This tome (almost 700 pages) attempts to reveal the life of John D. Rockefeller. Lots of interesting early stuff on Standard Oil and the onset of the oil age ala Pennsylvania and the family history, but little on the underhanded business practices on Mr. Rockefeller and the oil company he founded. Some tidbits, but no in depth information. I found it somewhat of a valentine to the oil mogul. All in all a good read, though.… (more)
LibraryThing member ibkennedy
Fascinating person and great story telling by a wonderful biographer. Ron Chernow makes me love history.
LibraryThing member Stbalbach
This is the long life of Rockefeller. He got into the oil business in 1865, and by the early 1880s - a mere 15 years or so later - he owned 90% of the industry. The book rightly focuses on this early period. It also focuses on 1905-1911 when he retired and was the subject of the Ida Tarbell muck racking, and family dramas. These are the two most interesting parts because they were the great storms of his life - professional and personal - through which he steered a passage and transformation.

Rockefeller has a single-minded drive to make money, which lasts until the 1920s when he starts to loosen up and become more human suggesting an inner character development. In the 1870s, his upright religious persona bolstered his credibility with bankers allowing him to raise cash to consolidate the industry rapidly; at the same time he was gaming the system to his advantage. Put kindly, the mark of a great man is the ability to hold contradicting ideas at the same time. Not so kindly, he was more greedy and hypocritical then the rest.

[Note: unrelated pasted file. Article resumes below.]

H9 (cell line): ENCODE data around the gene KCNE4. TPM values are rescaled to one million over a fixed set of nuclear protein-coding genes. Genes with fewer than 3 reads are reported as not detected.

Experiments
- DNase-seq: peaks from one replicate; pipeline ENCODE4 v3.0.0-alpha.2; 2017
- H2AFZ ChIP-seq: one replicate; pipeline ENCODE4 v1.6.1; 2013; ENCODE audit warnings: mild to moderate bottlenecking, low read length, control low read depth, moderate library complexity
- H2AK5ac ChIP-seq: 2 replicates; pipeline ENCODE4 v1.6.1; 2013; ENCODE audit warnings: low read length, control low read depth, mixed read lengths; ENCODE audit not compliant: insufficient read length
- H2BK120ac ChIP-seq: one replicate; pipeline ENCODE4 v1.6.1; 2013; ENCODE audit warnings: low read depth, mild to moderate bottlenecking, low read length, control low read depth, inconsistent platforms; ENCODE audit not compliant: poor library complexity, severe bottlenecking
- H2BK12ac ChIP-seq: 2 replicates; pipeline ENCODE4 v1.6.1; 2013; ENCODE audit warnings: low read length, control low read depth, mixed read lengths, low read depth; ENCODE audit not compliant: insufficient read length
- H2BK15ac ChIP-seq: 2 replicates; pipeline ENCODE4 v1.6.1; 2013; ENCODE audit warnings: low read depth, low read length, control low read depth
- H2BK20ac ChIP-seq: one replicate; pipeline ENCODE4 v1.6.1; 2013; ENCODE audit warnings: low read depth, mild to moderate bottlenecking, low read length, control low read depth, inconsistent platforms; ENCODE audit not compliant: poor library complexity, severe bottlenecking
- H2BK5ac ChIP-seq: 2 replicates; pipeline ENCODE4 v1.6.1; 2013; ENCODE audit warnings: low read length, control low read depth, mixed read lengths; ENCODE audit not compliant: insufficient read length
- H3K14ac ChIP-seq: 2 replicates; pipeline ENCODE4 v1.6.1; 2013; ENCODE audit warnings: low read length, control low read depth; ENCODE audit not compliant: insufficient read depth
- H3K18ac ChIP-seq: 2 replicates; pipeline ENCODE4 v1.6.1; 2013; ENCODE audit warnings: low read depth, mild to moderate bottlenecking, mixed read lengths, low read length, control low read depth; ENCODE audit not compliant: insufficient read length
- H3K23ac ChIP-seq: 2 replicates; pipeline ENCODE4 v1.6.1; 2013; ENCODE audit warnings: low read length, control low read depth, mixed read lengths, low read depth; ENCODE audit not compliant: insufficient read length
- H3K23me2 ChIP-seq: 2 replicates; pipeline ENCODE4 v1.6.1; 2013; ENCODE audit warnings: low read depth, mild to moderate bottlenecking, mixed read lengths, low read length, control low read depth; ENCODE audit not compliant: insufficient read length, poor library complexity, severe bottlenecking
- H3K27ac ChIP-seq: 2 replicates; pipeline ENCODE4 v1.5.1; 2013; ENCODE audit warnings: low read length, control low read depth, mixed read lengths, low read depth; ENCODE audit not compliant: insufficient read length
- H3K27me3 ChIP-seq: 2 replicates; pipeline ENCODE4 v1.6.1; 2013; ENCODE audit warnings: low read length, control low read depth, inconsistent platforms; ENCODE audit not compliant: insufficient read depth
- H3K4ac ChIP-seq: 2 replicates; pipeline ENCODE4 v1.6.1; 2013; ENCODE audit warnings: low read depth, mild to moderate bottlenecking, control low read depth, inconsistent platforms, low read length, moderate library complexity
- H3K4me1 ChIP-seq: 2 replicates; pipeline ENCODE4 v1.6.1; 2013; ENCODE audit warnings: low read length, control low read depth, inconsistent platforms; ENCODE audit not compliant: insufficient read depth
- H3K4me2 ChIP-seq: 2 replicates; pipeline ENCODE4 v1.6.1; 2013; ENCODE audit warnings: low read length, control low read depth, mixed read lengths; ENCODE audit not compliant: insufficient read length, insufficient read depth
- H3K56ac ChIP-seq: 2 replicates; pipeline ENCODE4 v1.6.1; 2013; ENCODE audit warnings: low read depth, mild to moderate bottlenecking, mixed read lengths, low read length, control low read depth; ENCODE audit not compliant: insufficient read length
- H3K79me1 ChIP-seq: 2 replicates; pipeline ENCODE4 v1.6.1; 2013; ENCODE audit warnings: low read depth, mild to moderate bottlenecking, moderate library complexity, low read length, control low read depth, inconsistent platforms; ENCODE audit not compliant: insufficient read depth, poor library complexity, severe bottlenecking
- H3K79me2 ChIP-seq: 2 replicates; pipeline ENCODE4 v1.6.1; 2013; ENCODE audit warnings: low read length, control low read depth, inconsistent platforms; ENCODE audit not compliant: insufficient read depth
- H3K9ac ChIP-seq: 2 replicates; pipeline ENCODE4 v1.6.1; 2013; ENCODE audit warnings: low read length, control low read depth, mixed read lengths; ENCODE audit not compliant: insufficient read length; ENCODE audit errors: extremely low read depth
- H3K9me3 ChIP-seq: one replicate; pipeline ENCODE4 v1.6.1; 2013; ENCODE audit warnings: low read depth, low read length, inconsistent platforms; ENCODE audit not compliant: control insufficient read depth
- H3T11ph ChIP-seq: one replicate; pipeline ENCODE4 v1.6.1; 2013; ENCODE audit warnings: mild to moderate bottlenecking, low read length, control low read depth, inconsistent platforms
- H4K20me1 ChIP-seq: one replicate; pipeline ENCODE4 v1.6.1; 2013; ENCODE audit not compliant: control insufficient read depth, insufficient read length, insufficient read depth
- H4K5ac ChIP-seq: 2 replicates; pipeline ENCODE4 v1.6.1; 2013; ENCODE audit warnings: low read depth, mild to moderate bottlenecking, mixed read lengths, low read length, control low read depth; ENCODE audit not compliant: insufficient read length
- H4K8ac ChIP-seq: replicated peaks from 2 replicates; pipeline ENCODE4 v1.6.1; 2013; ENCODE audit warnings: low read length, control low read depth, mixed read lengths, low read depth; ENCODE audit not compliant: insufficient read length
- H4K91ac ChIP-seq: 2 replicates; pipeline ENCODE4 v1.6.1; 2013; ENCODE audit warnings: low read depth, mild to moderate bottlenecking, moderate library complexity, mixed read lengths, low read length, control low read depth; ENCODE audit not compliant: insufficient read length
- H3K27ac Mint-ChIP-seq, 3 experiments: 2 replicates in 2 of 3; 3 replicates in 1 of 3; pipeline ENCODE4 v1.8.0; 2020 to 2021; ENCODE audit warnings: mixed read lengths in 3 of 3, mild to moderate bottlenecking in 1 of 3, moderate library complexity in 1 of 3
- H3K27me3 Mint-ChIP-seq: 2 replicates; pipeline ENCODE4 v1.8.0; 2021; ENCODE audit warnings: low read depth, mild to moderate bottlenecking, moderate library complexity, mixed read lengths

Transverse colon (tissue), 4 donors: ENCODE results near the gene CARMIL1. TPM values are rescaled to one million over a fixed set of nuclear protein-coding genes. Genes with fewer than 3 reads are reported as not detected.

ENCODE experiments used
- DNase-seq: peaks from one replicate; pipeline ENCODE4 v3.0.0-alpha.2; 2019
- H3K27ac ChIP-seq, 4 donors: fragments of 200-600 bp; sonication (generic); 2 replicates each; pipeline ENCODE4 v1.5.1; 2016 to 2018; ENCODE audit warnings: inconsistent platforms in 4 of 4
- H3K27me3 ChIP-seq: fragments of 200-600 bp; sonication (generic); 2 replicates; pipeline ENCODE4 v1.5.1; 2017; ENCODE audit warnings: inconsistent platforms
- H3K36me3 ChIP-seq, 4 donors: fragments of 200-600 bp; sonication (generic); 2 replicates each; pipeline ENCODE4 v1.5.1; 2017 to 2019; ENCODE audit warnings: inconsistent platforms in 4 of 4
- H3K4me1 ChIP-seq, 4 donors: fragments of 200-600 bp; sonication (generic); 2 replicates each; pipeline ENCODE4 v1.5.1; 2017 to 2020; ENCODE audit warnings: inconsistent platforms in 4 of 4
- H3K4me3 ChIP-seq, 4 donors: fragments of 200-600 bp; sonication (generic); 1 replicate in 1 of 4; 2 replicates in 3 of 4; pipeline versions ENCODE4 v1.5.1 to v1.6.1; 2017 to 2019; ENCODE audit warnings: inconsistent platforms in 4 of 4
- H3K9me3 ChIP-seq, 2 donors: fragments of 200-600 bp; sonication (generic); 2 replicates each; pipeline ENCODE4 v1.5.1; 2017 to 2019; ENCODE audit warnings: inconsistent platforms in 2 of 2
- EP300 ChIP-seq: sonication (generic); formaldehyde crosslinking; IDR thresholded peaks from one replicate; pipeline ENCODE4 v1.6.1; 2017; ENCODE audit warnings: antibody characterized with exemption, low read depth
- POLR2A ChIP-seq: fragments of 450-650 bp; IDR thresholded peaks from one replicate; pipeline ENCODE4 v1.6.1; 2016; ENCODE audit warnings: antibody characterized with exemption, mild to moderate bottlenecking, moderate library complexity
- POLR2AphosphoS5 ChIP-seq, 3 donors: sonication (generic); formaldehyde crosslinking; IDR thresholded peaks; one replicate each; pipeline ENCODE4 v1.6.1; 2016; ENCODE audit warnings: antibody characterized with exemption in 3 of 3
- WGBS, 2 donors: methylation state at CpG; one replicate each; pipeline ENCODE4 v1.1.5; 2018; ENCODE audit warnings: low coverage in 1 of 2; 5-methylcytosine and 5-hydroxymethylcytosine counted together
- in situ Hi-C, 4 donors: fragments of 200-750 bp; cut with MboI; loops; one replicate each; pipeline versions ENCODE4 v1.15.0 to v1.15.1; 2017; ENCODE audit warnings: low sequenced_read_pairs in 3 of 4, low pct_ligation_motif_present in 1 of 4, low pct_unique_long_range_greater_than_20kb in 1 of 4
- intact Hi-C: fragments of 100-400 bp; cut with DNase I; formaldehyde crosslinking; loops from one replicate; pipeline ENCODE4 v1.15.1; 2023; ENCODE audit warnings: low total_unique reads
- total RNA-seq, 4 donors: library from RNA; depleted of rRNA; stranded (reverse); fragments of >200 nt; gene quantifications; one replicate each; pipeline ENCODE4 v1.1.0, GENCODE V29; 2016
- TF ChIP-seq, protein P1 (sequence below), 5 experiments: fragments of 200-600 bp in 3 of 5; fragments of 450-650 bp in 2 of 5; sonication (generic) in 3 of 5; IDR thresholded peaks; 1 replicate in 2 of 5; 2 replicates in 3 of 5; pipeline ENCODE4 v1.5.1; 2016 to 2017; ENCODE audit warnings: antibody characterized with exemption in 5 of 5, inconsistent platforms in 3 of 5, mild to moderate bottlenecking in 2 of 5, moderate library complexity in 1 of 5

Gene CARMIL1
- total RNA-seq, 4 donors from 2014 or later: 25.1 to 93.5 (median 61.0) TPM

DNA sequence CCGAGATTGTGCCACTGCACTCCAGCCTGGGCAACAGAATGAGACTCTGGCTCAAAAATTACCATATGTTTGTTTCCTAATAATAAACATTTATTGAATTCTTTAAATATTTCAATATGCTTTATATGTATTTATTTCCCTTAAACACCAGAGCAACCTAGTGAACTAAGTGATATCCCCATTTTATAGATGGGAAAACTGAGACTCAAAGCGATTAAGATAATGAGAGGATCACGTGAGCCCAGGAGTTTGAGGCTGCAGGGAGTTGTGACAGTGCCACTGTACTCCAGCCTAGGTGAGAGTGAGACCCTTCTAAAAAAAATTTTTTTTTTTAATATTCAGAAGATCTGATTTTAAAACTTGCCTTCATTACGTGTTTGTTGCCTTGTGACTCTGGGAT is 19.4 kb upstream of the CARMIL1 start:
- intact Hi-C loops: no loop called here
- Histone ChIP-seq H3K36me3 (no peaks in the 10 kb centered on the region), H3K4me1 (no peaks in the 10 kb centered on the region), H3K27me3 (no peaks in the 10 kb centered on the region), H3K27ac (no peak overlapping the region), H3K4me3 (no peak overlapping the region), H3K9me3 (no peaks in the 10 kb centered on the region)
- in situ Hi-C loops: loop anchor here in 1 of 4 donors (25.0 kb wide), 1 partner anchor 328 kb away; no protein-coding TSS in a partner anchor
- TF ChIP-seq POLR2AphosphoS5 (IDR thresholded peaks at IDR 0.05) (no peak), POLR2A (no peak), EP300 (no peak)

I knew little about Rockefeller, and am glad to have learned so much. In balance, most of the money was put to good use - parks, health care, arts - that is the best we can hope for. Near the end, Chernow describes a scene with Rockefeller seeing no interest in yachts but weeping over the beauty of a rainstorm. Chernow didn't intend it but it's poignant - climate change will be his legacy for thousands or even millions of years.
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LibraryThing member msaucier818
Another fantastic book by one of my favorite authors Ron Chernow. I find Chernow to be the best biographer I have read. He writes in a beautiful and flowing narrative style, covers all of the appropriate history and analyzation of his topic, and obviously loves his historical person while being fair and often critical of their life. I knew next to nothing about Rockefeller outside of his being filthy rich from Standard Oil, and this book has taught me a great deal about the man, the family, and the time period in American History. As a liberal, there is a lot to his business practices to dislike, but as an American, he truly helped build the country we live in today. A great read that I would recommend to everyone who has time to read a lengthy yet rewarding biography.… (more)
LibraryThing member ddjohnson1
An interesting read. The author perhaps comes down a little too hard on Rockefeller's business practices, though some may think not hard enough. He gave the country cheap and abundant oil and gasoline, thereby growing rich. That, and not his later philanthropies, was his greatest gift to the world. Of course his great wealth made him a target of the envious.… (more)
LibraryThing member pjsullivan
Biased in favor of Rockefeller, but thorough and interesting.